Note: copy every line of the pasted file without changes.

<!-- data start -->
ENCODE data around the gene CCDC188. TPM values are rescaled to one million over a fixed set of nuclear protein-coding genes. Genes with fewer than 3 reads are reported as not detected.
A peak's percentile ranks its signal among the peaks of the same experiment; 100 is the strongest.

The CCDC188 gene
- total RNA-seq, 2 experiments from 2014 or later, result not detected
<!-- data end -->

ENCODE data around the gene CCDC188. TPM values are rescaled to one million over a fixed set of nuclear protein-coding genes. Genes with fewer than 3 reads are reported as not detected.
A peak's percentile ranks its signal among the peaks of the same experiment; 100 is the strongest.

The CCDC188 gene
- total RNA-seq, 2 experiments from 2014 or later, result not detected